Dress in Print has been paving its way through Hong Kong after returning from the United Kingdom. The designer behind the brand, Tania Cheung, shares the same vision as Garde Magazine: to cherish creativity in all creators and push the boundaries of fashion design.
How do you define your design in terms of style and print?
I wouldn’t say there is a certain style or frame towards my design because I collaborate with different artists each season and I have a different product ranges each time. Therefore, it really depends on whom I worked with and since the inspiration sources are so diverse, there is no restriction or a particular set of styles with Dress In Print’s design direction. I really love to give happy surprises every time I launch a new collection.
How did you come up with the idea of collaborating with other creators?
My past experience in the fashion industry helped to build connections with artists from different fields such as illustrators, photographers, calligraphists etc. It’s also these talented people who inspired me to have this idea. There are very little opportunities out there for young artists but so much potential so I want to make good use of it. I interviewed our collaborative travel photographer and she said she would have never imagined her work being a fashion print on fashion garments. It was just something she loved to do and all those lovely images were just sitting on her blog up until then.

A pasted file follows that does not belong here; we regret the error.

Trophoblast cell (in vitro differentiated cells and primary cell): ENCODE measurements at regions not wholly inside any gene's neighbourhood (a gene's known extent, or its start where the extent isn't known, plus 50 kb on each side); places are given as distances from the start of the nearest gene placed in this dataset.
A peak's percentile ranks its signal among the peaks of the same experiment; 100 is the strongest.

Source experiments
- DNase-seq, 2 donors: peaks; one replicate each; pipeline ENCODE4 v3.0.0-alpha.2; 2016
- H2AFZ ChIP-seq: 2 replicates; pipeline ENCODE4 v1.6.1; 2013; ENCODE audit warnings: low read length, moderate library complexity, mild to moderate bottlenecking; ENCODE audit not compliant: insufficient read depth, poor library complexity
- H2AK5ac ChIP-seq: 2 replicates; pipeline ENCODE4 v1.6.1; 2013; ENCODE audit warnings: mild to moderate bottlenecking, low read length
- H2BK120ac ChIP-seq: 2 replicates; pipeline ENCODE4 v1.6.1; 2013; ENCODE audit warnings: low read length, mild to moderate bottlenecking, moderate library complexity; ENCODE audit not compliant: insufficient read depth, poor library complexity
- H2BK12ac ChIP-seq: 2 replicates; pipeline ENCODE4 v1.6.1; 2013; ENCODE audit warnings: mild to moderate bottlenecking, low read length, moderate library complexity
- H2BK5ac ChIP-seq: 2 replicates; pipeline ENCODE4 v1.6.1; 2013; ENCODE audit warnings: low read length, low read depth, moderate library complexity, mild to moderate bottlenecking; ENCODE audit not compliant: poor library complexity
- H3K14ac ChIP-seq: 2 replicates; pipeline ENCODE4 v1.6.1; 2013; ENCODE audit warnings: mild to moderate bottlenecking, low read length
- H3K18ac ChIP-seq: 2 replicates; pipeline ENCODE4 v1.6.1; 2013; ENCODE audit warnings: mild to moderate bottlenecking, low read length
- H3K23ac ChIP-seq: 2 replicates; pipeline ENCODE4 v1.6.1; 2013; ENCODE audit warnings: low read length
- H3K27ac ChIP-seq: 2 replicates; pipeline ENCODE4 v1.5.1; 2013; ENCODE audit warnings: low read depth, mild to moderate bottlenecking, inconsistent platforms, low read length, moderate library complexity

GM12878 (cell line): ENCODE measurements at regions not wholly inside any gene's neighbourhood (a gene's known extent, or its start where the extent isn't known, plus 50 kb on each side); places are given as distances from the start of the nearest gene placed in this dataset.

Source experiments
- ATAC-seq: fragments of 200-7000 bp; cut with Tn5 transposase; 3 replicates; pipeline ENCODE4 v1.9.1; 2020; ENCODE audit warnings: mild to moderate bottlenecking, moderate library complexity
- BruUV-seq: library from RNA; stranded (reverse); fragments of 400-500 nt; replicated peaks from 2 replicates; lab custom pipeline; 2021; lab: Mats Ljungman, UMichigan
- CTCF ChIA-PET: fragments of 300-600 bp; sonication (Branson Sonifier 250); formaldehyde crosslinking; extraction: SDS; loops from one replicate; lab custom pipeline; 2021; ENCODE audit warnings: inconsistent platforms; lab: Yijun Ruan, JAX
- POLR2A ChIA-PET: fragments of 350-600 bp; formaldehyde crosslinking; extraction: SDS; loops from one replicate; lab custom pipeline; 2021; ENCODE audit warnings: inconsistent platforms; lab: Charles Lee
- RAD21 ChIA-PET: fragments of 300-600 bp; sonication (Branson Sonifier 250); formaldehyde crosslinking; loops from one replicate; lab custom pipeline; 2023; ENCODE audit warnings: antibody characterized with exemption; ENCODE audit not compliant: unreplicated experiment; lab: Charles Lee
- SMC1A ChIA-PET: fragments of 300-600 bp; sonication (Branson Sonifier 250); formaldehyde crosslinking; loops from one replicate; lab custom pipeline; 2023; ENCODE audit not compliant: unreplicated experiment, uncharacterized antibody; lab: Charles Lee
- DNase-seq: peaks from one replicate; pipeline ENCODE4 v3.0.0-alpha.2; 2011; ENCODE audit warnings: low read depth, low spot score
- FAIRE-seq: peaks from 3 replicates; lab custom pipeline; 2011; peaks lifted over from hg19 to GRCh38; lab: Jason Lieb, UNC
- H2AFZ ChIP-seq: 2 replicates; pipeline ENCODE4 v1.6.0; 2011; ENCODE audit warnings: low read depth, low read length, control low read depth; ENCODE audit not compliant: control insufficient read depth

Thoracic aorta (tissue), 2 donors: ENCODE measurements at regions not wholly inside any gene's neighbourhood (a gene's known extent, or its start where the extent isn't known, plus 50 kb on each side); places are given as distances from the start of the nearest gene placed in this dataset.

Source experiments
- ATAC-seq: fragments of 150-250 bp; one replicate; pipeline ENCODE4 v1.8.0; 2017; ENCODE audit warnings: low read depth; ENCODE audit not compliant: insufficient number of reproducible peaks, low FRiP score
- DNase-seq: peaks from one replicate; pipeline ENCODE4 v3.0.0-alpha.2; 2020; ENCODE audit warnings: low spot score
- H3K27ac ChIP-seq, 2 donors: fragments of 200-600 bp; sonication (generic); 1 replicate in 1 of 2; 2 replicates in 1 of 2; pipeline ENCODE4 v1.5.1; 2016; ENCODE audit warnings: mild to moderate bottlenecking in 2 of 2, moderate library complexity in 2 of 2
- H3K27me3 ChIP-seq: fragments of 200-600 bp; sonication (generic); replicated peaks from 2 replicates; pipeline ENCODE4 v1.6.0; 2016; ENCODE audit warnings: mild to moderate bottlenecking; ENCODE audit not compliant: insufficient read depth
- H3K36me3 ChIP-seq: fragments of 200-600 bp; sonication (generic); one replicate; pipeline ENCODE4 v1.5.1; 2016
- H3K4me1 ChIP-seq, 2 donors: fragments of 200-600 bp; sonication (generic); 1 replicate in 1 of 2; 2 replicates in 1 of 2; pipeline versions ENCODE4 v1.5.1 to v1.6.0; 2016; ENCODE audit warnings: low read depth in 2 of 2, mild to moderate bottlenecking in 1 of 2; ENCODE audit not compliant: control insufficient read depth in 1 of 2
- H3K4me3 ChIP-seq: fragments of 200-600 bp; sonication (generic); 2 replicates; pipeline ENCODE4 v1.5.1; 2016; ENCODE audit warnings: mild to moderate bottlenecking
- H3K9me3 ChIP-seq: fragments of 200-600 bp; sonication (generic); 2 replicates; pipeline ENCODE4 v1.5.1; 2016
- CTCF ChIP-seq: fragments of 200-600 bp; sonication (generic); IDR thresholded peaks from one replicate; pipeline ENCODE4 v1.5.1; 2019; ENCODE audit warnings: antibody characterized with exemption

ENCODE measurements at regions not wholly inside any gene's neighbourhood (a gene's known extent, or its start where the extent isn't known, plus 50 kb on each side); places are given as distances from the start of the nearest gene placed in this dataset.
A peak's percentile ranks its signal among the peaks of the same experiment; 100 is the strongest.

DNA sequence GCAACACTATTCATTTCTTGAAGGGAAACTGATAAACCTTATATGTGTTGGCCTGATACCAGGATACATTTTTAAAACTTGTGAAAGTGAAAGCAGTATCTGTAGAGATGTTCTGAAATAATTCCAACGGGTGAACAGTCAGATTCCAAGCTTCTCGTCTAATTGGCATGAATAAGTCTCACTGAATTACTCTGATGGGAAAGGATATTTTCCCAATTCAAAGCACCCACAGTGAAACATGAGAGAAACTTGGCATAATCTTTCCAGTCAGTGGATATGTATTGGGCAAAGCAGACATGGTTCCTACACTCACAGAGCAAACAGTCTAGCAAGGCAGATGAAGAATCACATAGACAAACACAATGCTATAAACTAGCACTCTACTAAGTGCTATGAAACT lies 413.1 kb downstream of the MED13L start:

Personally, do you have any kinds of prints you want to do?
I have different a kind of emotion every time I finish a collection. One of my hobbies is browsing online portfolios on Instagram, Showtime etc. It is so inspiring! I will usually stumble upon an image and I will know it is what I want to work with next. It is like there is some kind of attachment or a flash image of ideas.
How is developing your craft in Hong Kong going for you so far?
It’s been tough and there are so many things left to learn. It is completely different from what I have experienced in Europe. However, I see potential in this market and Hong Kong is a very productive city.
How did you gather the courage to start your own studio in Hong Kong?
I have always been fascinated by prints and given that fashion design is my foundation, a fashion print label seemed to be the best direction for me to start off with. Hong Kong is a great place for resources and efficiency. I believe this is a potential place to kick start building an art community and spreading our message.
Can you compare the overall feeling between Hong Kong and the UK towards young designers?
The design atmosphere in Hong Kong is more reserved compared to the UK. I feel the design direction is very framed and is less open-minded. In the UK, we are encouraged to be dramatic and be brave, whereas in Hong Kong, I feel like it is more structured and commercialised. People are less likely to be experimental in design due to the local market needs.
What kind of creator do you want to collaborate with the most?
I am very open-minded to working with all kinds of creators; I am looking for designers with a different knowledge base as myself. We have so far connected with illustrators, photographer, musicians, calligraphists etc.
What is your next project?
Our next project is about how to make fashion move with music. We want to stick a beat into the audience’s heads when they see our products. We are experimenting on a new printing technology with fluorescent ink.